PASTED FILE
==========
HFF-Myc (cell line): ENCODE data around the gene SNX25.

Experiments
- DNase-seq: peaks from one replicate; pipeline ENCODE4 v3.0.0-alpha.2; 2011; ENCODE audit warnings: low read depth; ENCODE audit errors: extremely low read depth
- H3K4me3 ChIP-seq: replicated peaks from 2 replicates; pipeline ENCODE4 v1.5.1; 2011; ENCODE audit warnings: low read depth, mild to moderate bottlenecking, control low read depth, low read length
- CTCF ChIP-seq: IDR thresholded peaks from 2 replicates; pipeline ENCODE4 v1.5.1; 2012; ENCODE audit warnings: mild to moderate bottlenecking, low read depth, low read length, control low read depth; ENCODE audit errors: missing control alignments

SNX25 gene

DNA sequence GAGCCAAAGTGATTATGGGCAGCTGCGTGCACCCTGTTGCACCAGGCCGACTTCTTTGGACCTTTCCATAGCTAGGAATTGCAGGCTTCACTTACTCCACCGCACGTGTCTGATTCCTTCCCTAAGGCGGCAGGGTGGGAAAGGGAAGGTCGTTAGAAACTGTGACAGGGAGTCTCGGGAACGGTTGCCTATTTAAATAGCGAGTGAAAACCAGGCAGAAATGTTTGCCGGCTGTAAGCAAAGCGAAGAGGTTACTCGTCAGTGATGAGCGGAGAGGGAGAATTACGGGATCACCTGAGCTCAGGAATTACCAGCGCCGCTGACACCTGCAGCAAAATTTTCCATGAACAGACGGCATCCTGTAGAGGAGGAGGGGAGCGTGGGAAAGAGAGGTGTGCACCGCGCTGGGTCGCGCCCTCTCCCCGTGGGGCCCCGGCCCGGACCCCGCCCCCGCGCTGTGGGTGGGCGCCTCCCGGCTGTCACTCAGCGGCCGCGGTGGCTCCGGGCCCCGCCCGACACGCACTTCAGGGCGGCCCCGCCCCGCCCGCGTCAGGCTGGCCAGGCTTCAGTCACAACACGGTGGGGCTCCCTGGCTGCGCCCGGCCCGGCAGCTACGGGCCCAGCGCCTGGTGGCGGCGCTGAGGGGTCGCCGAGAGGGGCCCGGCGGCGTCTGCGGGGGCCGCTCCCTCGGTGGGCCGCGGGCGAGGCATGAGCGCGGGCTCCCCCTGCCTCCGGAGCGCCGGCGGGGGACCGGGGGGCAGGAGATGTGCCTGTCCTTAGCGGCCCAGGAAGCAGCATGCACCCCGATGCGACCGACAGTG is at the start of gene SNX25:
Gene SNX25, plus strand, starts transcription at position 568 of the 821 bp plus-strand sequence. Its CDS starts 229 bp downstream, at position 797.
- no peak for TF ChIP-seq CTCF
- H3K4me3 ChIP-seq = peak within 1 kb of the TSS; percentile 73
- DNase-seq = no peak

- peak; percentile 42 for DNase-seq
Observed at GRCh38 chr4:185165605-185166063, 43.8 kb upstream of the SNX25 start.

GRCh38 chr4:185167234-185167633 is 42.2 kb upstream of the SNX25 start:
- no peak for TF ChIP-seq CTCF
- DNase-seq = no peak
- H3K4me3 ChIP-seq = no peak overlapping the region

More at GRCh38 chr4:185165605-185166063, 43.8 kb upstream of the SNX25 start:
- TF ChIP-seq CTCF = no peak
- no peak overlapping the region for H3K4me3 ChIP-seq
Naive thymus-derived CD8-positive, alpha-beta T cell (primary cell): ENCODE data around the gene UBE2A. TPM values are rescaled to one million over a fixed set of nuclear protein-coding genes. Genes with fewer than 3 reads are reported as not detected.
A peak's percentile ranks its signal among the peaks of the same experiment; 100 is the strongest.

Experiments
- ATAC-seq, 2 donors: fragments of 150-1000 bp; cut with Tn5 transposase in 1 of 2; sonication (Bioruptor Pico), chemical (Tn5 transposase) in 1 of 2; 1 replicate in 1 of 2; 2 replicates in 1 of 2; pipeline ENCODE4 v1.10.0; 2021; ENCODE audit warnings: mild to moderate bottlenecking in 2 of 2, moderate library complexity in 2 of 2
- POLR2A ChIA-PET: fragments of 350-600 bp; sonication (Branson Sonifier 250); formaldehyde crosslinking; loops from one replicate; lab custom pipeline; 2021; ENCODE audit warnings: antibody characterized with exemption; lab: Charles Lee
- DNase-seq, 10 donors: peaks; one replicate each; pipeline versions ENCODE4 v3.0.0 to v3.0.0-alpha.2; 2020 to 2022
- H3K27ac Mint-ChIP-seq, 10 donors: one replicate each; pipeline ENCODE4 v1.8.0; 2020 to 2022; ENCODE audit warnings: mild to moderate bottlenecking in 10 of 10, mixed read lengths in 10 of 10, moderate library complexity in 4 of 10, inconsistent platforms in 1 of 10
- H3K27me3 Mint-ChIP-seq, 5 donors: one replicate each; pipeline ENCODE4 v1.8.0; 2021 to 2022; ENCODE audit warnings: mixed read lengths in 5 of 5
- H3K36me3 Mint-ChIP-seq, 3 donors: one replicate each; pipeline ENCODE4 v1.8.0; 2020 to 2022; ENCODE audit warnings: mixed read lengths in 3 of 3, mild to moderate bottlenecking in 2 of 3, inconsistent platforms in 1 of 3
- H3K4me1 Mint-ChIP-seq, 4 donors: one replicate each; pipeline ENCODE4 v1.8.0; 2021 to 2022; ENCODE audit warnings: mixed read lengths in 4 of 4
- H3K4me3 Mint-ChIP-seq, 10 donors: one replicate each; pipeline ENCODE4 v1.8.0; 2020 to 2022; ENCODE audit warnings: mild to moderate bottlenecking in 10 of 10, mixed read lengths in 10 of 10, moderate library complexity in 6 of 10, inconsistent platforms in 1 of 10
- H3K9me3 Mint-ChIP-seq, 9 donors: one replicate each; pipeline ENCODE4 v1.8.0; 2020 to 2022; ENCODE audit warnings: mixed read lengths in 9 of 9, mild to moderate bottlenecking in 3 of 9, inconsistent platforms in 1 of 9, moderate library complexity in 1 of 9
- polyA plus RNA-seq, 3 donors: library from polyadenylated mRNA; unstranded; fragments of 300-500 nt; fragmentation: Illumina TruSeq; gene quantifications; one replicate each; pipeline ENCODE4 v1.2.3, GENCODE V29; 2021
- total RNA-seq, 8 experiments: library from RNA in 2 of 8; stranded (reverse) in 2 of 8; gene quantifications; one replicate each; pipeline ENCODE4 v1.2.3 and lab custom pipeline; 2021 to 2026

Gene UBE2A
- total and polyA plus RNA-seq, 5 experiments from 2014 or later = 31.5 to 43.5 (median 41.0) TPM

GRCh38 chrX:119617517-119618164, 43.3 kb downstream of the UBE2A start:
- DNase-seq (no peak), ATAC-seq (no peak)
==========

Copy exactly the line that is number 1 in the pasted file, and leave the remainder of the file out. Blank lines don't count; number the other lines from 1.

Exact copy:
HFF-Myc (cell line): ENCODE data around the gene SNX25.